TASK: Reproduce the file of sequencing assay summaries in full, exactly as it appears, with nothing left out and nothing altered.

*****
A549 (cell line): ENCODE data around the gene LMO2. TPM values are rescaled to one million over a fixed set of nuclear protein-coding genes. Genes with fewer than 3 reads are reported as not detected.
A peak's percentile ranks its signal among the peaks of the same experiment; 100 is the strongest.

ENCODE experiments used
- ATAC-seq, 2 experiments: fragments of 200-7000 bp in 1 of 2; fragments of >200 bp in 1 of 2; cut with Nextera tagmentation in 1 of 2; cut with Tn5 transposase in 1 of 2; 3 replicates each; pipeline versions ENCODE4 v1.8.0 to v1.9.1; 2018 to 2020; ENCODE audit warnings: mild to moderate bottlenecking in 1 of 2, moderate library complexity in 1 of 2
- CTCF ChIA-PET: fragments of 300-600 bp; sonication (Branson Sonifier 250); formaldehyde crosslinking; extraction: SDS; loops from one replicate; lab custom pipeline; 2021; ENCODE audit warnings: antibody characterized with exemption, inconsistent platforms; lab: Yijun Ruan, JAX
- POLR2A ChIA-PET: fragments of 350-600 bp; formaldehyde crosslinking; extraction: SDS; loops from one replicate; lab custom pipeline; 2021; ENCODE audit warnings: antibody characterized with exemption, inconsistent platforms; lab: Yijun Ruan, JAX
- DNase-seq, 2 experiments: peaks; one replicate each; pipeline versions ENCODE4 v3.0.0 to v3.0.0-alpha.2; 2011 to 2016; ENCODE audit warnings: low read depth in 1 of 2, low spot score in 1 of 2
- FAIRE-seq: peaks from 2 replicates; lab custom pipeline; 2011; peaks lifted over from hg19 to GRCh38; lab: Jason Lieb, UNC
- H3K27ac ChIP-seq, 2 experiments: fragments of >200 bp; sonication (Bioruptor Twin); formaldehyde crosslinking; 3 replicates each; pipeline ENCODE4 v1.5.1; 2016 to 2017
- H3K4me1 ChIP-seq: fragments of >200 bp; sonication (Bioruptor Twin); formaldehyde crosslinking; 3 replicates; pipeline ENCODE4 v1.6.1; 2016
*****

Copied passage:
A549 (cell line): ENCODE data around the gene LMO2. TPM values are rescaled to one million over a fixed set of nuclear protein-coding genes. Genes with fewer than 3 reads are reported as not detected.
A peak's percentile ranks its signal among the peaks of the same experiment; 100 is the strongest.

ENCODE experiments used
- ATAC-seq, 2 experiments: fragments of 200-7000 bp in 1 of 2; fragments of >200 bp in 1 of 2; cut with Nextera tagmentation in 1 of 2; cut with Tn5 transposase in 1 of 2; 3 replicates each; pipeline versions ENCODE4 v1.8.0 to v1.9.1; 2018 to 2020; ENCODE audit warnings: mild to moderate bottlenecking in 1 of 2, moderate library complexity in 1 of 2
- CTCF ChIA-PET: fragments of 300-600 bp; sonication (Branson Sonifier 250); formaldehyde crosslinking; extraction: SDS; loops from one replicate; lab custom pipeline; 2021; ENCODE audit warnings: antibody characterized with exemption, inconsistent platforms; lab: Yijun Ruan, JAX
- POLR2A ChIA-PET: fragments of 350-600 bp; formaldehyde crosslinking; extraction: SDS; loops from one replicate; lab custom pipeline; 2021; ENCODE audit warnings: antibody characterized with exemption, inconsistent platforms; lab: Yijun Ruan, JAX
- DNase-seq, 2 experiments: peaks; one replicate each; pipeline versions ENCODE4 v3.0.0 to v3.0.0-alpha.2; 2011 to 2016; ENCODE audit warnings: low read depth in 1 of 2, low spot score in 1 of 2
- FAIRE-seq: peaks from 2 replicates; lab custom pipeline; 2011; peaks lifted over from hg19 to GRCh38; lab: Jason Lieb, UNC
- H3K27ac ChIP-seq, 2 experiments: fragments of >200 bp; sonication (Bioruptor Twin); formaldehyde crosslinking; 3 replicates each; pipeline ENCODE4 v1.5.1; 2016 to 2017
- H3K4me1 ChIP-seq: fragments of >200 bp; sonication (Bioruptor Twin); formaldehyde crosslinking; 3 replicates; pipeline ENCODE4 v1.6.1; 2016